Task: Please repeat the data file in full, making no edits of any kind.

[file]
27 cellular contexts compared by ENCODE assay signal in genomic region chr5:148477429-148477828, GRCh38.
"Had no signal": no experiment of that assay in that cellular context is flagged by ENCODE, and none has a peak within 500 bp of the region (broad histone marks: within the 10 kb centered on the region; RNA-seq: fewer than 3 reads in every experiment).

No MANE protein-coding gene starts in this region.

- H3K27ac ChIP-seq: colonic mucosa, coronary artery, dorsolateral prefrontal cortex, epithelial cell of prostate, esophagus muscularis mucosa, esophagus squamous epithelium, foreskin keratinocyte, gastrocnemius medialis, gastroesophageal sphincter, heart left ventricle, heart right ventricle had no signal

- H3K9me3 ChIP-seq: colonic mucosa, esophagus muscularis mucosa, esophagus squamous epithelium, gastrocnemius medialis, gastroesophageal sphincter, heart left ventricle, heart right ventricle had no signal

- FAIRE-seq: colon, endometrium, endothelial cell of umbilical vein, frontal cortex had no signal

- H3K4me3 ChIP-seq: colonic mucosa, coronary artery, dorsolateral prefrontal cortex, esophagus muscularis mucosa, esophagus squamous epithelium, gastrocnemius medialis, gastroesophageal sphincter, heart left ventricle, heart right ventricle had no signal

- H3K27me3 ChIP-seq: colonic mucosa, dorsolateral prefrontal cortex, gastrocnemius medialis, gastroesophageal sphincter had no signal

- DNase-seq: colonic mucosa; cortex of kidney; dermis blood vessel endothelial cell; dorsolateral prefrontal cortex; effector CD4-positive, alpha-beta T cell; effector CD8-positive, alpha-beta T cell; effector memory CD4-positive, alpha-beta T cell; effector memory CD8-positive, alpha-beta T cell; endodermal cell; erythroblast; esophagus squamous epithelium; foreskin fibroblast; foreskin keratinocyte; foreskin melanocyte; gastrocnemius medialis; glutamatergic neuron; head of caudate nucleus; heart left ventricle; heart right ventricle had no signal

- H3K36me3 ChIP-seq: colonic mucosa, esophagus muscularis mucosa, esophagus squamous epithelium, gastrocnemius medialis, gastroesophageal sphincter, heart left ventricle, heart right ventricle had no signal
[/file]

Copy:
27 cellular contexts compared by ENCODE assay signal in genomic region chr5:148477429-148477828, GRCh38.
"Had no signal": no experiment of that assay in that cellular context is flagged by ENCODE, and none has a peak within 500 bp of the region (broad histone marks: within the 10 kb centered on the region; RNA-seq: fewer than 3 reads in every experiment).

No MANE protein-coding gene starts in this region.

- H3K27ac ChIP-seq: colonic mucosa, coronary artery, dorsolateral prefrontal cortex, epithelial cell of prostate, esophagus muscularis mucosa, esophagus squamous epithelium, foreskin keratinocyte, gastrocnemius medialis, gastroesophageal sphincter, heart left ventricle, heart right ventricle had no signal

- H3K9me3 ChIP-seq: colonic mucosa, esophagus muscularis mucosa, esophagus squamous epithelium, gastrocnemius medialis, gastroesophageal sphincter, heart left ventricle, heart right ventricle had no signal

- FAIRE-seq: colon, endometrium, endothelial cell of umbilical vein, frontal cortex had no signal

- H3K4me3 ChIP-seq: colonic mucosa, coronary artery, dorsolateral prefrontal cortex, esophagus muscularis mucosa, esophagus squamous epithelium, gastrocnemius medialis, gastroesophageal sphincter, heart left ventricle, heart right ventricle had no signal

- H3K27me3 ChIP-seq: colonic mucosa, dorsolateral prefrontal cortex, gastrocnemius medialis, gastroesophageal sphincter had no signal

- DNase-seq: colonic mucosa; cortex of kidney; dermis blood vessel endothelial cell; dorsolateral prefrontal cortex; effector CD4-positive, alpha-beta T cell; effector CD8-positive, alpha-beta T cell; effector memory CD4-positive, alpha-beta T cell; effector memory CD8-positive, alpha-beta T cell; endodermal cell; erythroblast; esophagus squamous epithelium; foreskin fibroblast; foreskin keratinocyte; foreskin melanocyte; gastrocnemius medialis; glutamatergic neuron; head of caudate nucleus; heart left ventricle; heart right ventricle had no signal

- H3K36me3 ChIP-seq: colonic mucosa, esophagus muscularis mucosa, esophagus squamous epithelium, gastrocnemius medialis, gastroesophageal sphincter, heart left ventricle, heart right ventricle had no signal